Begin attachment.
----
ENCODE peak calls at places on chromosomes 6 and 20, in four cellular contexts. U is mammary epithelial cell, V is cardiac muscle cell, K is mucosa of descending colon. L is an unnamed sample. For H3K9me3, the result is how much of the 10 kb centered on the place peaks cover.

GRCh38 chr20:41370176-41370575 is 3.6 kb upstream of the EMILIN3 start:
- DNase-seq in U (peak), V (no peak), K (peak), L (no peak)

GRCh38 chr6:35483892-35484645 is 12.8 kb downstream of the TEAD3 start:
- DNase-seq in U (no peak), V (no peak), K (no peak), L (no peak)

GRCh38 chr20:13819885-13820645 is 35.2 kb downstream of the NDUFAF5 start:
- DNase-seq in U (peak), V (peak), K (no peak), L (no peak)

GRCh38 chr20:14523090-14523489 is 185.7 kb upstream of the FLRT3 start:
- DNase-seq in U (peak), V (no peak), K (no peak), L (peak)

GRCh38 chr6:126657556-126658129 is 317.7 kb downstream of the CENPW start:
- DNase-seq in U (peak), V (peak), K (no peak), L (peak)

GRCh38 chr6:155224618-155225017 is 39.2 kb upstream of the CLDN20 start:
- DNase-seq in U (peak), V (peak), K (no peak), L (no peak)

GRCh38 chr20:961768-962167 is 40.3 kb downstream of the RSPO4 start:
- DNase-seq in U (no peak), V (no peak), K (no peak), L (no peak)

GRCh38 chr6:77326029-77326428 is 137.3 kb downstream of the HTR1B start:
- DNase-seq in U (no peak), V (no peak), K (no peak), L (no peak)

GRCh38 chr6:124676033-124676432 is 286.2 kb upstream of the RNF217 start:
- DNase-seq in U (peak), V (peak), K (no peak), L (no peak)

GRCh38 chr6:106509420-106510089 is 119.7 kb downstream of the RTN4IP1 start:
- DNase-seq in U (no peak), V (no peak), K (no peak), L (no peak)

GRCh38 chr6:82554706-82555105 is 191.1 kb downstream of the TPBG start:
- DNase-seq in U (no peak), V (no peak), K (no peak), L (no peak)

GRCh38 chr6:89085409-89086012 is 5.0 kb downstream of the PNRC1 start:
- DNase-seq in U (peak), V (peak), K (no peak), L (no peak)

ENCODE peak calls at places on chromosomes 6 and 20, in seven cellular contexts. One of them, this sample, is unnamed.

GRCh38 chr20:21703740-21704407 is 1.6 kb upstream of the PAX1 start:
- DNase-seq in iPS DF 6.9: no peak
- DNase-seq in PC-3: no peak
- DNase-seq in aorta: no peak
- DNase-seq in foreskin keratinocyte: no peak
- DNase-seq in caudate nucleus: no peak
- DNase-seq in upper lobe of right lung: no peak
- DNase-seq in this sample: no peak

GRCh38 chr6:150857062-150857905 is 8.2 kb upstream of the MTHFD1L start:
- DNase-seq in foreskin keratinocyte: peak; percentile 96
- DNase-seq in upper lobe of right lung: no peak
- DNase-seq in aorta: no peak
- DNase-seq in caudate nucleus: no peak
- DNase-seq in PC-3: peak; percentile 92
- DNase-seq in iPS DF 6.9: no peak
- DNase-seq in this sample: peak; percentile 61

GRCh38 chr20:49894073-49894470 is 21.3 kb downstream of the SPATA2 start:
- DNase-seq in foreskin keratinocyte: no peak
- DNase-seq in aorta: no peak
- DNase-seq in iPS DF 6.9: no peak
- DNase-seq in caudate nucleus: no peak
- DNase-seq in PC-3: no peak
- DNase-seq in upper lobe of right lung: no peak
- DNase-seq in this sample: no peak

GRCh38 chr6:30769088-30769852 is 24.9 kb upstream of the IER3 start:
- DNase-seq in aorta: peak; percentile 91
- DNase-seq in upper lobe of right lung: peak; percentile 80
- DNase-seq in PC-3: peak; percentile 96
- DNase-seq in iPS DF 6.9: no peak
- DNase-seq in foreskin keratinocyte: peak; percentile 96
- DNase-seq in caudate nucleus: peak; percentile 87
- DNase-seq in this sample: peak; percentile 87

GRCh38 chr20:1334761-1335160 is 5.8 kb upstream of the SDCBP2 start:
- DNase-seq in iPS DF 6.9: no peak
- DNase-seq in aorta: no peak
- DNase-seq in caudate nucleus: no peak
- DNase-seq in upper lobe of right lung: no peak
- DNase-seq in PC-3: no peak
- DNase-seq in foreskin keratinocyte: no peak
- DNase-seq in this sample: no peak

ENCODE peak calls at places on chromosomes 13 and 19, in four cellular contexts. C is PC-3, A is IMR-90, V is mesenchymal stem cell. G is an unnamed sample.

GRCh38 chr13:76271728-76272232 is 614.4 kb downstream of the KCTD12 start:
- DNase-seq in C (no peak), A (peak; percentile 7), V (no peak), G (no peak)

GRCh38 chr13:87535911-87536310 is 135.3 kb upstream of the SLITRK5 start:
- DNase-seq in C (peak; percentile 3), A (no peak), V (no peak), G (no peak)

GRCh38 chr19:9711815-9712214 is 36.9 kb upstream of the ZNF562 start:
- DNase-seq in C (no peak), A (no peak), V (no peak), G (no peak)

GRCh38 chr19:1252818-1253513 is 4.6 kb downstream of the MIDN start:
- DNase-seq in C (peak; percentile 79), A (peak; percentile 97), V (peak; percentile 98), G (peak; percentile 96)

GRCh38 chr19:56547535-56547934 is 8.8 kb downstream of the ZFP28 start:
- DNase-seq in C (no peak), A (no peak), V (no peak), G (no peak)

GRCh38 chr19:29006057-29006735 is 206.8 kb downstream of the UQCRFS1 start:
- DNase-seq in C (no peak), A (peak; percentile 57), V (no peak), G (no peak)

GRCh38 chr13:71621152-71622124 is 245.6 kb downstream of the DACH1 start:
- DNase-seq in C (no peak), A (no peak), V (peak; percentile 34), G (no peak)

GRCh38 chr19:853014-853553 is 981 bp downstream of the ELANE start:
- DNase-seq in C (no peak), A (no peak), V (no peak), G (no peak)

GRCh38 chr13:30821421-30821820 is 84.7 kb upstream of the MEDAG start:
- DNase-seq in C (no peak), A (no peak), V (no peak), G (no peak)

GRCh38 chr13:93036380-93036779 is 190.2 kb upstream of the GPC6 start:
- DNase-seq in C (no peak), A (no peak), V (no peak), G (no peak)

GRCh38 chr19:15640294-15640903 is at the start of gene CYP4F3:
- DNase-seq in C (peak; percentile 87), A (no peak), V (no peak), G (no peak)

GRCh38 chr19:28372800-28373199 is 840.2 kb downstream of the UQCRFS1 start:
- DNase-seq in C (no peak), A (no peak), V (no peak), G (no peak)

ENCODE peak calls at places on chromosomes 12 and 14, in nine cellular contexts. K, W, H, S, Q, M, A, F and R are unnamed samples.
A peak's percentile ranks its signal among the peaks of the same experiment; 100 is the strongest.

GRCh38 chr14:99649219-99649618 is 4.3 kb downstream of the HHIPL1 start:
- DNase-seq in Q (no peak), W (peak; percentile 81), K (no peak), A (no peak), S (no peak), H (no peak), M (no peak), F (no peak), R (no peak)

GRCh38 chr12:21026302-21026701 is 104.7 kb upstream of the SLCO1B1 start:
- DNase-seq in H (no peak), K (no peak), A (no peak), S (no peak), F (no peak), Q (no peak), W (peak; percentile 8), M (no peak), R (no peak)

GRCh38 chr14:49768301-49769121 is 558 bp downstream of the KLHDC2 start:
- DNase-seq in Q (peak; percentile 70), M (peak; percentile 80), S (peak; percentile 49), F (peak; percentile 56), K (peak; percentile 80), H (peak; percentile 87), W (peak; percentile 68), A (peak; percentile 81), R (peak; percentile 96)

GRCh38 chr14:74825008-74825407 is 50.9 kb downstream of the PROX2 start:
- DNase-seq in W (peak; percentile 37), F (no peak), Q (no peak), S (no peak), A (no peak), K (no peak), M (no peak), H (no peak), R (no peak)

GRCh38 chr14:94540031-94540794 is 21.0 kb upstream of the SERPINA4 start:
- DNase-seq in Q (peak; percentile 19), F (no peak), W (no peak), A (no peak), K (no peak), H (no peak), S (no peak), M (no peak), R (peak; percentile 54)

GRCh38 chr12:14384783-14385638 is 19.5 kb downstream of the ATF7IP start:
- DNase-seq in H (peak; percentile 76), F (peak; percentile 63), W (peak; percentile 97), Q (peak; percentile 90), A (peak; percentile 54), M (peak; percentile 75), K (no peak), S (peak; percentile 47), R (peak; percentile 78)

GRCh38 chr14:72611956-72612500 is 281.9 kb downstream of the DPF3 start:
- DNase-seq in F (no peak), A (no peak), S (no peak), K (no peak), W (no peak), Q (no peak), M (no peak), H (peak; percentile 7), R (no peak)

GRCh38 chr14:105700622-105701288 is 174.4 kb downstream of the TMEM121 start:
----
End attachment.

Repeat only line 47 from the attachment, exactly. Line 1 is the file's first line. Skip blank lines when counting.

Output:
- DNase-seq in caudate nucleus: no peak